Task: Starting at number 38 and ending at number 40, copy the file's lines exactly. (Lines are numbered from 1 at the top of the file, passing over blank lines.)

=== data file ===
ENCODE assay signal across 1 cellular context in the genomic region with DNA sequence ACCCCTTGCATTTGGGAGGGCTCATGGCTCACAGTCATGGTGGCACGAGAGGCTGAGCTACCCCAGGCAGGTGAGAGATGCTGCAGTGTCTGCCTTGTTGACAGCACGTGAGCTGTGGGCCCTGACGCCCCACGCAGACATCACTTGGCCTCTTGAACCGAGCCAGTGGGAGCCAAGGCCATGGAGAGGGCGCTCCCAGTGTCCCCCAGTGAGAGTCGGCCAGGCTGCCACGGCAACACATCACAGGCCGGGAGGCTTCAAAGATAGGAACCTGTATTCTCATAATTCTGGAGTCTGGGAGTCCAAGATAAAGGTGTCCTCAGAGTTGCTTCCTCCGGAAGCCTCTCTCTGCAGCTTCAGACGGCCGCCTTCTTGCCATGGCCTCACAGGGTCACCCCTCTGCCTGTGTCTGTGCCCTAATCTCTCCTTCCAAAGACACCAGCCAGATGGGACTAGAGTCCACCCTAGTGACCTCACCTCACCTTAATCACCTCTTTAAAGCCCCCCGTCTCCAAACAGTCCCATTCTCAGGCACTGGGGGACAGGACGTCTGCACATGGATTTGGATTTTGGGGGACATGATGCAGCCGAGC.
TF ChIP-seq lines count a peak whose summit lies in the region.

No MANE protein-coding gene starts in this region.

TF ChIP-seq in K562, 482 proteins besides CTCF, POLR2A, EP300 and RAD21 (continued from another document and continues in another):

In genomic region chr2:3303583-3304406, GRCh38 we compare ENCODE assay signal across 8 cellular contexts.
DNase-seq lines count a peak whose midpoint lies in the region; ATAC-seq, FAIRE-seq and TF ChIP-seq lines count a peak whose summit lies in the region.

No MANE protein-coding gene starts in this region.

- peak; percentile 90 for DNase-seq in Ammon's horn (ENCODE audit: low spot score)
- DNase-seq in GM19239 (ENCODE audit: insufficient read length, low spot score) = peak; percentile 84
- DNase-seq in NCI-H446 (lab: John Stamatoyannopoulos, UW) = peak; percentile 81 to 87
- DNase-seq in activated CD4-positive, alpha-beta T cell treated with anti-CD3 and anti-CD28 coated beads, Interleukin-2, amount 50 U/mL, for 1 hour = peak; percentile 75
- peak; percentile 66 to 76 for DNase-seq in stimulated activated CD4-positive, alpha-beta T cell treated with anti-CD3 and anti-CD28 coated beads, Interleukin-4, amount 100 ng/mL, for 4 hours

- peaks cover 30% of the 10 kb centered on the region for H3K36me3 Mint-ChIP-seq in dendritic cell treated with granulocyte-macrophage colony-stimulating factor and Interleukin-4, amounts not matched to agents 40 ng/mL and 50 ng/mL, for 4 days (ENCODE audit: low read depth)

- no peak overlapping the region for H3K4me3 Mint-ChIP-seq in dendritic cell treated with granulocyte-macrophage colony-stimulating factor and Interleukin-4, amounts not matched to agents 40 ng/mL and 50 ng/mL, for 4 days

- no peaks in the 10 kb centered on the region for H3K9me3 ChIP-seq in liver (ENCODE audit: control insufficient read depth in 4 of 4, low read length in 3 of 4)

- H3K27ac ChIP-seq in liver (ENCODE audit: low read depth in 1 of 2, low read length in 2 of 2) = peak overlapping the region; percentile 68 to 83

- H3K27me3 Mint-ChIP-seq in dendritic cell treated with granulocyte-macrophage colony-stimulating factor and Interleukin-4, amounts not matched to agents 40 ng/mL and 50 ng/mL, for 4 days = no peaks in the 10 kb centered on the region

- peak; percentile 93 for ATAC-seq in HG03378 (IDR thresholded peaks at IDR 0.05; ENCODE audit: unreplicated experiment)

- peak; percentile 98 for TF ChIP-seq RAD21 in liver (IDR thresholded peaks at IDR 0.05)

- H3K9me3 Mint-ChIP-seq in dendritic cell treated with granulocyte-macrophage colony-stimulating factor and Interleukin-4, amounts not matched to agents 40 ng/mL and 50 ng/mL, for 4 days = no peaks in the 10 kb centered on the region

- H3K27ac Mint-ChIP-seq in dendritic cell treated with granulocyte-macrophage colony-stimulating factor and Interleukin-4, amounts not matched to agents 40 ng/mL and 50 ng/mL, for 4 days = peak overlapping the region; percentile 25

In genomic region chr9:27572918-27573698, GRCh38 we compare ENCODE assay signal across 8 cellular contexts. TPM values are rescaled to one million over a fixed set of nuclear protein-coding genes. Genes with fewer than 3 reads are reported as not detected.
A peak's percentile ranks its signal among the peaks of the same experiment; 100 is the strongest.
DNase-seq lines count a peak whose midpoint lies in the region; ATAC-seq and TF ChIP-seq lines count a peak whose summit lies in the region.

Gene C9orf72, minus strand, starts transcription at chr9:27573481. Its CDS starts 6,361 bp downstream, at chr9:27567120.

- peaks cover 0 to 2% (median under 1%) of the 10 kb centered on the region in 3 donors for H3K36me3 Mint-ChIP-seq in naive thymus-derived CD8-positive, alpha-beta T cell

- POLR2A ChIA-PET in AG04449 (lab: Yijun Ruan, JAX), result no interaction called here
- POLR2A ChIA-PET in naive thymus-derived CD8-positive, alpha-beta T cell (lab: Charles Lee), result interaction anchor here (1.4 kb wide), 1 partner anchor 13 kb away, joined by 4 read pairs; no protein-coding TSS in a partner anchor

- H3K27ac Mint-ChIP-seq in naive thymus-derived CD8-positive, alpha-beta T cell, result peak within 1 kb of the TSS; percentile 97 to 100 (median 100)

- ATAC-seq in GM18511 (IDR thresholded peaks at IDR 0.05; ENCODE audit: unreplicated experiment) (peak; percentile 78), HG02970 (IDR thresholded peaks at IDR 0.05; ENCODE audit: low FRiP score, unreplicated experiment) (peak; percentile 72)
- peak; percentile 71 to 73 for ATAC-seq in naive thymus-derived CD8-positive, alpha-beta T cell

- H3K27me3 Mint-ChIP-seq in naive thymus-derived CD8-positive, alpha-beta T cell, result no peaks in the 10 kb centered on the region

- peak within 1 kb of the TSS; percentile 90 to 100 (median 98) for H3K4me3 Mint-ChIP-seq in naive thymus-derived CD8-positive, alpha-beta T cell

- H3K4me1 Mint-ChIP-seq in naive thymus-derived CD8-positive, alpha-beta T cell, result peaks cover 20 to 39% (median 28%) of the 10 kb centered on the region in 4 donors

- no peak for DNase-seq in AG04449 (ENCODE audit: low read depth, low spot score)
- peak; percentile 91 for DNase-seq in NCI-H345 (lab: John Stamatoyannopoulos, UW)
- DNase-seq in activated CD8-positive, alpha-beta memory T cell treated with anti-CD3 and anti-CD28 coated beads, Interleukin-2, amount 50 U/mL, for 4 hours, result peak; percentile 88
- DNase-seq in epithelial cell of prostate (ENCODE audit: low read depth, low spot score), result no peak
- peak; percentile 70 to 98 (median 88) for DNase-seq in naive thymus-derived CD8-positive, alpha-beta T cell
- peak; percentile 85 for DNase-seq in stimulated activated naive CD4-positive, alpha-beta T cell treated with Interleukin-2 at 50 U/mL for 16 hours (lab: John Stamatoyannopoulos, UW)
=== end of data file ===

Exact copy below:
- DNase-seq in epithelial cell of prostate (ENCODE audit: low read depth, low spot score), result no peak
- peak; percentile 70 to 98 (median 88) for DNase-seq in naive thymus-derived CD8-positive, alpha-beta T cell
- peak; percentile 85 for DNase-seq in stimulated activated naive CD4-positive, alpha-beta T cell treated with Interleukin-2 at 50 U/mL for 16 hours (lab: John Stamatoyannopoulos, UW)